Buenos Aires Travel Planet

Buenos Aires visitor’s guide

Museum of Spanish Art

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Argentina was for centuries one of Spain’s most prized colonies and it is only logical that Argentine culture be greatly influenced by the Iberian roots of the Conquistadors. The Enrique Larreta Museum of Spanish Art is the place to visit in Buenos Aires to see the indelible marks left behind by the Spanish.

The Museum of Spanish Art of Buenos Aires was founded in 1962 in the Belgrano neighborhood of Buenos Aires. The local area is the perfect home for such a museum, with its and bustling urban feel, combined with green spaces and tree-lined streets. The building that houses the museum and its collection dates back to the 19th Century. However, at the time of its construction in 1880, Belgrano was not a part of the city of Buenos Aires, but was rather a small provincial town. This was to be changed by the construction of a National Government headquarters in Belgrano, resulting, in 1887, in the incorporation of Belgrano in the city boundaries. Since then the neighborhood has become dominated with beautiful, old mansions and the Museum of Spanish Art is one of them.


The museum is named in honor of Enrique Larreta, famous Argentine writer from a wealthy aristocratic family. He worked as an ambassador in France and then later Spain where his passion for Spanish history and culture was ignited. The property was given to Larreta in 1916 when he married Josefina Anchorena (from one of the most elite families in Argentine aristocracy). The writer lived in the mansion with his children and then grandchildren until his death in 1961. After he passed away the property was acquired by the city government who were eager to use the home to create a Museum of Spanish Art. This was achieved in 1962 when the museum and collection was opened to the public.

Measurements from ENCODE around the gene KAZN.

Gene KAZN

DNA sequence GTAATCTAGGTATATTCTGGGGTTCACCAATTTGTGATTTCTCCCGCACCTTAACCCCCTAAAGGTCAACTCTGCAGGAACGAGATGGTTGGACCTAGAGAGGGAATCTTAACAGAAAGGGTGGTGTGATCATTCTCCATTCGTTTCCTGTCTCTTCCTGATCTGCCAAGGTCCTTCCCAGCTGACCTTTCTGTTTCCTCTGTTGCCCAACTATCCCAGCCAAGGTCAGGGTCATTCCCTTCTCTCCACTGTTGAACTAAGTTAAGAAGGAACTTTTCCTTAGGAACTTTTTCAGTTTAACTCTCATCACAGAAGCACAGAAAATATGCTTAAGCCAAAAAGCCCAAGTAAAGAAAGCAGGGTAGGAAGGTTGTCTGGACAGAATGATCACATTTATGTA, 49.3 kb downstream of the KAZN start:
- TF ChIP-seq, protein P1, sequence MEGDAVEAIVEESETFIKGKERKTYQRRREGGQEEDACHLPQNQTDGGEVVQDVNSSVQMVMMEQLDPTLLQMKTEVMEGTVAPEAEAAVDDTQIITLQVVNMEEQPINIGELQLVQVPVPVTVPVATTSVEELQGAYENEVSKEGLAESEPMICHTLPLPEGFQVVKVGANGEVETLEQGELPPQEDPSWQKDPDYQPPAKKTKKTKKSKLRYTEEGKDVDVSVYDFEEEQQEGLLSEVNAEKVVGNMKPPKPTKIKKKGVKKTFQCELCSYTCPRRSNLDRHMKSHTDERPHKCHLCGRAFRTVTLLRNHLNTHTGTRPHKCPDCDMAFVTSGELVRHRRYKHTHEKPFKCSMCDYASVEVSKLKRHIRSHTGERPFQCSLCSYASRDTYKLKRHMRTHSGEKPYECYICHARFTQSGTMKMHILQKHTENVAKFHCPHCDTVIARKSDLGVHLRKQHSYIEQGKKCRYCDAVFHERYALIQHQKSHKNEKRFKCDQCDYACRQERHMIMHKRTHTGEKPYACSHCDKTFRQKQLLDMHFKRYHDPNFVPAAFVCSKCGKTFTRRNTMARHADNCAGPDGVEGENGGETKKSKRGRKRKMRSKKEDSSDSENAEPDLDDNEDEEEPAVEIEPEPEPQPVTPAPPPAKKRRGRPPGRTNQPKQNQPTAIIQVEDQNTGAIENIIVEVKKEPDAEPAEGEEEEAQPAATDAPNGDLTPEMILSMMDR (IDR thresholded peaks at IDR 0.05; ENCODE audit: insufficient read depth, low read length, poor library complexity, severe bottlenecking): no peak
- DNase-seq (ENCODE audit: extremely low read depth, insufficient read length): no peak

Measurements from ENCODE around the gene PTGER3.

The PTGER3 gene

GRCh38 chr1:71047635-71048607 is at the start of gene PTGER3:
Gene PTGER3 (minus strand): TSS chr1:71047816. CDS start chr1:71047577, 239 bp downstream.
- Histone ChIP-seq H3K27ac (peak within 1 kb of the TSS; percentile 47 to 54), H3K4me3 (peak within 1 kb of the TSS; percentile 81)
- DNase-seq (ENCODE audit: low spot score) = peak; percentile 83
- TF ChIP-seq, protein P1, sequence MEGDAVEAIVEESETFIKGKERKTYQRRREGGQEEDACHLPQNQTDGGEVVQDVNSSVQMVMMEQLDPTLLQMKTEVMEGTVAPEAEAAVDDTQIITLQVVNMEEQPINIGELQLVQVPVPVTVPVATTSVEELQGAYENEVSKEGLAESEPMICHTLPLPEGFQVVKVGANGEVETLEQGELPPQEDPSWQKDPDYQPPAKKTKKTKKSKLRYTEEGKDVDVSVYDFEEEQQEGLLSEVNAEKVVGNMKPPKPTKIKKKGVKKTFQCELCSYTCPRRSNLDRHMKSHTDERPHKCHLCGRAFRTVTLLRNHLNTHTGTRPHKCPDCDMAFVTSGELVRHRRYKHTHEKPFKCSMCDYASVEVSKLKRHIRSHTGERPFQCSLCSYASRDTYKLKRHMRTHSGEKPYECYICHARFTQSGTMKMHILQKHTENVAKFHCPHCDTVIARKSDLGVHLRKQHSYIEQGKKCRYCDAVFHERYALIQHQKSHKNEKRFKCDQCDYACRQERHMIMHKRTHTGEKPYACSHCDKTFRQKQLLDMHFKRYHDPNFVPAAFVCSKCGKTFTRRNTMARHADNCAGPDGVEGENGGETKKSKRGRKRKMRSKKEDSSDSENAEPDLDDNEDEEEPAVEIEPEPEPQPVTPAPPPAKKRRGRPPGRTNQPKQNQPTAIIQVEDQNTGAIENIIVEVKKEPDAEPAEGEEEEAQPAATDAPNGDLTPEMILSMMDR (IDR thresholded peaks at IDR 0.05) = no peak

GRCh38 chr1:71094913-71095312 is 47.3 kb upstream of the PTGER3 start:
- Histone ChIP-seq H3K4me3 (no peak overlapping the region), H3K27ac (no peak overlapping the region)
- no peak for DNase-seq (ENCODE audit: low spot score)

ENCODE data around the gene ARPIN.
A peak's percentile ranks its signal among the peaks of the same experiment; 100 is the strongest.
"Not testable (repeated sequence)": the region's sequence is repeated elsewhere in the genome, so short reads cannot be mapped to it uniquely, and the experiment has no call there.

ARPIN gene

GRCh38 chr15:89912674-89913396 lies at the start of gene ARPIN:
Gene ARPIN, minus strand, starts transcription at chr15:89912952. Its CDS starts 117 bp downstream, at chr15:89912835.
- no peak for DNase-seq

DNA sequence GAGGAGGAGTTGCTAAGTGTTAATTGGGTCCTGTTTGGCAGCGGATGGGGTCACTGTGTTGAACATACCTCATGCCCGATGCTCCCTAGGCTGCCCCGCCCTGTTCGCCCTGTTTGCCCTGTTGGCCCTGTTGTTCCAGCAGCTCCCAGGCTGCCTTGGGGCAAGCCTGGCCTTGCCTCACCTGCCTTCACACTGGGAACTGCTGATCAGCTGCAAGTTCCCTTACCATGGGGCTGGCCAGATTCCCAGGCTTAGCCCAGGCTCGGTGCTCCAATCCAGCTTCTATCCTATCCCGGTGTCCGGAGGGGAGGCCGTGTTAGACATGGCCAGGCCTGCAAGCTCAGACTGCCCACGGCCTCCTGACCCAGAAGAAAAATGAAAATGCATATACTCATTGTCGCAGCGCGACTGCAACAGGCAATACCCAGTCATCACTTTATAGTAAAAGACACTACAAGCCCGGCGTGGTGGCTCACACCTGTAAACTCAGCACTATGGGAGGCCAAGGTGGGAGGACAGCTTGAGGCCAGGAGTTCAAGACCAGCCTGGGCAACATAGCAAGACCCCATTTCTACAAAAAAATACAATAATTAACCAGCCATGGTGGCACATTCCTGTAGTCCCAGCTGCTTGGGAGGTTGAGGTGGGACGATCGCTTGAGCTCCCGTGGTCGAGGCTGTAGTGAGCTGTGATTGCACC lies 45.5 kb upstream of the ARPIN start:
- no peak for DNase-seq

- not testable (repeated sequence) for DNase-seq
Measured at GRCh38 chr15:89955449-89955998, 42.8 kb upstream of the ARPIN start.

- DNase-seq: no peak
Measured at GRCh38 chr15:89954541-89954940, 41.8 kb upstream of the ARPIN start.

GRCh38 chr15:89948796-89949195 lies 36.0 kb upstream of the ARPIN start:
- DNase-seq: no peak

Unusually, the Museum of Spanish Art does not have a permanent collection but instead it organizes temporary exhibitions and events. This ensures that the museum always has something fresh and exciting on display. However, there are some pieces that have been donated by the Larreta’s own family collection. The traditional Spanish suits worn by Evita (Eva Duarte de Perón) also belong to the museum. This beautiful and captivating collection includes the 50 suits that were created especially for Evita’s state visit to Spain in 1947, each representing a different province of Spain.

The architecture and grounds of the Enrique Larreta Museum of Spanish Art is also another reason to visit. The Spanish renaissance style is unusual and colonial, plus there is a traditional Andalusian fountain in the museum’s garden. Take a look at Buenos Aires Travel Guide for more info on museums in the city.

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